Removing or altering the four Lower Snake River dams would take an act of Congress.

Who wasn’t there

Eastern Washington Reps. Dan Newhouse and Cathy McMorris Rodgers, whose districts include the dams that would be removed, have long supported keeping them in place. They have denounced Simpson’s plan, arguing that salmon and dams can coexist.

Washington state Rep. Debra Lekanoff, the only Native American woman currently in the state Legislature, called to create a comprehensive plan that “benefits and protects salmon for all people.”

“If you have a healthy salmon, you have a healthy people. You have a healthy social structure. Your people in Washington state and in the Pacific Northwest will thrive, if you have a healthy salmon,” Lekanoff said.

Throughout the two-day conference, leaders from various tribes across the Northwest pushed for support of Simpson’s plan or another plan that could move forward quickly with dam breaching.

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“We’re looking to solve here,” said Nez Perce Vice-Chairman Shannon Wheeler. “We’re not looking to talk or rearrange anything that’s in the equation. We have everything that’s in the equation. We just have now. We have to solve for x. We have to solve for y. We have to solve for z.”

To help with those solutions, Nisqually Indian Tribe Chairman Willie Frank III said he’d continue his family history of fighting for treaty rights.

“Growing up, one of the things that I was taught was that we need to work together – our tribes, our state and our federal partners – to do what’s best for the environment and do what’s best for the natural resources,” Frank said.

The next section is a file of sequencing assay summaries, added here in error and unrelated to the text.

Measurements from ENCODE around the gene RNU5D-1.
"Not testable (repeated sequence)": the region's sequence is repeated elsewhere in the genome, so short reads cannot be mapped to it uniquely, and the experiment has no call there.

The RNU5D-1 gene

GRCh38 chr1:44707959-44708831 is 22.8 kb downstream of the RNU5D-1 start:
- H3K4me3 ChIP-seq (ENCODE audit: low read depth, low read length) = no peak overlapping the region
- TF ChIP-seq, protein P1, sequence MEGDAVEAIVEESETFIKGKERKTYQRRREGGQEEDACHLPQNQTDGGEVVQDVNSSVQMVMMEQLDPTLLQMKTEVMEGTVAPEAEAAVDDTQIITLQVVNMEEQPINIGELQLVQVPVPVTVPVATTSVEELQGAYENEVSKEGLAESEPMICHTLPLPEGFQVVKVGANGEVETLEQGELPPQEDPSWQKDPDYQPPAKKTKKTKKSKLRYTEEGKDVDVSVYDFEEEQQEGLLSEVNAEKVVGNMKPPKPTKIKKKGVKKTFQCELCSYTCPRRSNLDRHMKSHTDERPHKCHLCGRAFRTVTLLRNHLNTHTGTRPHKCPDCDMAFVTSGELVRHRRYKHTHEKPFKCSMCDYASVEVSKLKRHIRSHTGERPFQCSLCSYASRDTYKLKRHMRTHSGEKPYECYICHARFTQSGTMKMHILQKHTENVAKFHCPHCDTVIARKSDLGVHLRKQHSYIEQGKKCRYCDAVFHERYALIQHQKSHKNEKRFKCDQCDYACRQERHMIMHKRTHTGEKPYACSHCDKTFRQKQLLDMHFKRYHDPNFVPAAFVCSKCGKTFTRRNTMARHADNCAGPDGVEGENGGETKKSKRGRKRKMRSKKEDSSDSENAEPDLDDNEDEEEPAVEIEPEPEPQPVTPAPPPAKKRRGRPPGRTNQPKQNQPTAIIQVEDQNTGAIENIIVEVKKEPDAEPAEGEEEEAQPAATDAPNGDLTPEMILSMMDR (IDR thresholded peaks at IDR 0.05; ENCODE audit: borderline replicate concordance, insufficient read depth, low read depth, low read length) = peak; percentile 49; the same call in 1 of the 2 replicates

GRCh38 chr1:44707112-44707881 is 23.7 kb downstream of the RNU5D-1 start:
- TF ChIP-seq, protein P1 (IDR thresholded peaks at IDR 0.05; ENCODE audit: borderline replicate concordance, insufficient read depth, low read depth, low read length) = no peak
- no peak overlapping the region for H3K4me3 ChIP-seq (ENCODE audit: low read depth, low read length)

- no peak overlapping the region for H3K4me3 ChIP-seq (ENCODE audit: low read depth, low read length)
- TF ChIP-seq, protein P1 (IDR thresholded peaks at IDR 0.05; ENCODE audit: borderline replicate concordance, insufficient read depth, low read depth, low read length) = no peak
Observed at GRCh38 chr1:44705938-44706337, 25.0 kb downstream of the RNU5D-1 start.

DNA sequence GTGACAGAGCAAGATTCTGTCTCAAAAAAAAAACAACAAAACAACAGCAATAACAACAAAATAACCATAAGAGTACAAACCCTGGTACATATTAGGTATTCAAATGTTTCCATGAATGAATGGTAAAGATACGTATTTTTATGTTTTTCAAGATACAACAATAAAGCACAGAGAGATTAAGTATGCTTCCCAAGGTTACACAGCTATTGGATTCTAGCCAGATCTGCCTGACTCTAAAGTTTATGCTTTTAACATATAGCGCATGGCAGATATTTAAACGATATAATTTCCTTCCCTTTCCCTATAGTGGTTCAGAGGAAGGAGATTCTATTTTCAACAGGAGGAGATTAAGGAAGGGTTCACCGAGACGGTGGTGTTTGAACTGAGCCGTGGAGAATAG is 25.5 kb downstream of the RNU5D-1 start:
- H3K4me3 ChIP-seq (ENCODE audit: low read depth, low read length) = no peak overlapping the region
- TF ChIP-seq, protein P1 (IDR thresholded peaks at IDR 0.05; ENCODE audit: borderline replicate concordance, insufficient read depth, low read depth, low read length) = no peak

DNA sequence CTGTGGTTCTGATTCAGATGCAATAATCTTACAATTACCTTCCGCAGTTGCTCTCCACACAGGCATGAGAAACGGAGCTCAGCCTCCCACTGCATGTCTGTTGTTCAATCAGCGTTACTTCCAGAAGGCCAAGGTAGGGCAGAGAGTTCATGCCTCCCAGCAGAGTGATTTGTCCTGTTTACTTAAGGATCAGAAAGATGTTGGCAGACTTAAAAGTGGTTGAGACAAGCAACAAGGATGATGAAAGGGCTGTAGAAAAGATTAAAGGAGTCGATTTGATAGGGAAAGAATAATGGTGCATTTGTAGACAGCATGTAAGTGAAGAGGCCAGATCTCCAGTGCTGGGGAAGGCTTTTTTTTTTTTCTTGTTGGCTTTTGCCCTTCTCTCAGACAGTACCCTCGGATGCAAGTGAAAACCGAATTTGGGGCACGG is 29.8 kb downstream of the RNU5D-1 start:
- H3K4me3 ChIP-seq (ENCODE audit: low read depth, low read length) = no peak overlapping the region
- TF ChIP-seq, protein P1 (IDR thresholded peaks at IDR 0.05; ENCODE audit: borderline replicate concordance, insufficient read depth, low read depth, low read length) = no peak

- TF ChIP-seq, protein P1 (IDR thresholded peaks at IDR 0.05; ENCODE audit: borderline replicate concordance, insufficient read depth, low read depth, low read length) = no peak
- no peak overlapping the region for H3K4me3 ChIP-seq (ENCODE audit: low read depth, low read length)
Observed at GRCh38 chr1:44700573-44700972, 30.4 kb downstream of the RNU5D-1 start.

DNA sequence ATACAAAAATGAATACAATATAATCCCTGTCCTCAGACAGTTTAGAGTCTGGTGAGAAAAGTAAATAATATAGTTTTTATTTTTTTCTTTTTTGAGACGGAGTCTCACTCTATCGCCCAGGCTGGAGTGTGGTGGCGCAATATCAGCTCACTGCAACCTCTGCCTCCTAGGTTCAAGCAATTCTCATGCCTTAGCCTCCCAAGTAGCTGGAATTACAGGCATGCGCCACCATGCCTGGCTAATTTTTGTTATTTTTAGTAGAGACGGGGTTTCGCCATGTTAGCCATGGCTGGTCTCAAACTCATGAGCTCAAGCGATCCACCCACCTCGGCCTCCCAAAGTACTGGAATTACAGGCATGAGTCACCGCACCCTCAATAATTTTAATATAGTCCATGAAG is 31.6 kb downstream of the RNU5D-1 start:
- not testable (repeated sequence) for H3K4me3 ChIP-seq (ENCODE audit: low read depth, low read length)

Frank said that all tribes across Indian Country are suffering losses, from salmon to orcas to buffalo. “It all ties in together because we are all one,” he said.

Salmon on a ‘quasi-extinction threshold’

Snake River spring and summer Chinook are approaching a “quasi-extinction threshold,” said Nez Perce fisheries manager Dave Johnson. He says 42 percent of the wild salmon are returning to the basin to spawn, which means there aren’t enough spawners to sustain the population.

Looking at different streams in the basin, Johnson said, the tribe found multiple streams with 50 fish or fewer on spawning grounds for four consecutive years.

“What we found was shocking,” he said. “Really, what it means is that you’re running out of options. … You could have a landslide in a particular area – you could have a heatwave, like we’re having right now. There just aren’t enough fish on the spawning grounds to save that particular population.”

He said recovering those populations is very challenging, without “substantial intervention.”